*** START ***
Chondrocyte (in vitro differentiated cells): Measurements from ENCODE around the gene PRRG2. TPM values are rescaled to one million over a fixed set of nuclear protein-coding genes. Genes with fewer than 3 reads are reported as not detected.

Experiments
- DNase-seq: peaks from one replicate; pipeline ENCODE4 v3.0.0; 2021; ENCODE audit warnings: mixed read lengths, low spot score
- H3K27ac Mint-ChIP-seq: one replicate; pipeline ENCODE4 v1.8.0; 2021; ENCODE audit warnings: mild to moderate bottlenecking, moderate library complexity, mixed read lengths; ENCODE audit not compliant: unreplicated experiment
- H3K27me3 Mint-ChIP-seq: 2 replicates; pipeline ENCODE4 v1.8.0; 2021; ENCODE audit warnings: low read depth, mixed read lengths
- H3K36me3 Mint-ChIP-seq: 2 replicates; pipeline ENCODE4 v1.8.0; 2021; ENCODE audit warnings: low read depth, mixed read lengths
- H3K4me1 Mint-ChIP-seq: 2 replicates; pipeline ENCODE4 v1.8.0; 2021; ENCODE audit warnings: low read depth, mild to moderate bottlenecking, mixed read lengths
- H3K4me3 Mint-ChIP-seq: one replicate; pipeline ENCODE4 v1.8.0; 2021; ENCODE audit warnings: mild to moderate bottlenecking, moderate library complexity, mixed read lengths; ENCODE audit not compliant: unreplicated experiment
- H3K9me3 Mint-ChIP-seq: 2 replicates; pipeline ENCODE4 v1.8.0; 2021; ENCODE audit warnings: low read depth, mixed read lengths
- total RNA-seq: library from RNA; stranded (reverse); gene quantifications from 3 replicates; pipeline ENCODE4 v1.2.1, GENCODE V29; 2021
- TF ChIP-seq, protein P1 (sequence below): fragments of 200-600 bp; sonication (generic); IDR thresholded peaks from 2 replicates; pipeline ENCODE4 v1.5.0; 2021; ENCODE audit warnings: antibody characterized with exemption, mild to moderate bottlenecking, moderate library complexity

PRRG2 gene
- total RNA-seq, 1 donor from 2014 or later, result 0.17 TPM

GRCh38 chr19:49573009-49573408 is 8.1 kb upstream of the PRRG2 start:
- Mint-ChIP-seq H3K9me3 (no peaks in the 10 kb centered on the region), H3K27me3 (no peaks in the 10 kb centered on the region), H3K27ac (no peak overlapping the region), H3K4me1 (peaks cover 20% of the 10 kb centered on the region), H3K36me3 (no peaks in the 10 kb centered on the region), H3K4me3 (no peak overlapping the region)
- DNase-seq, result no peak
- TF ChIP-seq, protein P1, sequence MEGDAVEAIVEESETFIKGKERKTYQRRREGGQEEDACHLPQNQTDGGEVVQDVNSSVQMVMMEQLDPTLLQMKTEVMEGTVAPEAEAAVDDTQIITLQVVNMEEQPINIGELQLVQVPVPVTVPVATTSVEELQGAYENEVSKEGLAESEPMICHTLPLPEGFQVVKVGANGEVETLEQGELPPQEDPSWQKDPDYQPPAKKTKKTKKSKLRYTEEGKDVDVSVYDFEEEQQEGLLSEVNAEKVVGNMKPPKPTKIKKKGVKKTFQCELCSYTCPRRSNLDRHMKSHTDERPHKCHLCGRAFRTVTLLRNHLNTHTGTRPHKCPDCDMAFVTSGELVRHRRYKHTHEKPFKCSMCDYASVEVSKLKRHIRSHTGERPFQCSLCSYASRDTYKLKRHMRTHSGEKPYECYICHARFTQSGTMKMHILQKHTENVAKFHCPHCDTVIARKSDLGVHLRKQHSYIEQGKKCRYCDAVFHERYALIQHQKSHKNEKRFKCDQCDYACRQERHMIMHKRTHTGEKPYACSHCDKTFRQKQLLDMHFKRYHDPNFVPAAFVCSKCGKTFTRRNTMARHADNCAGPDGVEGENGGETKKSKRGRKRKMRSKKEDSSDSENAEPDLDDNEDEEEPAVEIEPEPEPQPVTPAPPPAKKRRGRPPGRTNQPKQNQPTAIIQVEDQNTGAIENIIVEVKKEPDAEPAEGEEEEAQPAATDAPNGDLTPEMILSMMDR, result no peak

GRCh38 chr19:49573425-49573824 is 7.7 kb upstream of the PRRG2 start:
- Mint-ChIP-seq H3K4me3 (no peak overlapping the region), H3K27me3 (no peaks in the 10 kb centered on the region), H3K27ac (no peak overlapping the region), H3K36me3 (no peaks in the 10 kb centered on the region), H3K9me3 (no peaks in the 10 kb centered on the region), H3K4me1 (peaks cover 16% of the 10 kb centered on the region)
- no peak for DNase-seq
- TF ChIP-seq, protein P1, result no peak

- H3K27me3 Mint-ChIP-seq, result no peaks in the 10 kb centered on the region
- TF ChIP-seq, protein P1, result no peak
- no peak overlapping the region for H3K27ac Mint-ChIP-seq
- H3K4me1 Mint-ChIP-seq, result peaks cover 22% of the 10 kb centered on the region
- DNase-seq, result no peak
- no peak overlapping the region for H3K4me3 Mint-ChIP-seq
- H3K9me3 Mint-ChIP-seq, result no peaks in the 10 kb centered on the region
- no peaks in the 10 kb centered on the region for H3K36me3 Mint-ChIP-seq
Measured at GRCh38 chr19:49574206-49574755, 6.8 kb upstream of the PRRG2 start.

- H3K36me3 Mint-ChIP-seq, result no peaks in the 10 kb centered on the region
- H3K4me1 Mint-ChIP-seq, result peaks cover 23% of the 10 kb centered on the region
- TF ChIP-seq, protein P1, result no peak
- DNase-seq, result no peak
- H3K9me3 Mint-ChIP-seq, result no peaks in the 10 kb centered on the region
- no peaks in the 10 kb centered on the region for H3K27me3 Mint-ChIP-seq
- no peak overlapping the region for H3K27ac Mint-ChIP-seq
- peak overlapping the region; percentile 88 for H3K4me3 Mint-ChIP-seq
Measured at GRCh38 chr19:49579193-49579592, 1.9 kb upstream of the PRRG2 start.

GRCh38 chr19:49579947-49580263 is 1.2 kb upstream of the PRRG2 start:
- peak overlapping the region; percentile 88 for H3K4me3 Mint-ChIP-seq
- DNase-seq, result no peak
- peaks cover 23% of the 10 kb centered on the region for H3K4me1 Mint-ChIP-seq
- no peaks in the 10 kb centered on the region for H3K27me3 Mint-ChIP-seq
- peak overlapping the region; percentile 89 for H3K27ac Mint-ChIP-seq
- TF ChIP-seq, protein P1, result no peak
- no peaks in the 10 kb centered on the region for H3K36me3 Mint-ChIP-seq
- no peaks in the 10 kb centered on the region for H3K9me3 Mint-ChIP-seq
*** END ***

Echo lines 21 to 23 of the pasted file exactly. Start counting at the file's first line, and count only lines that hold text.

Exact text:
- TF ChIP-seq, protein P1, result no peak

- H3K27me3 Mint-ChIP-seq, result no peaks in the 10 kb centered on the region
- TF ChIP-seq, protein P1, result no peak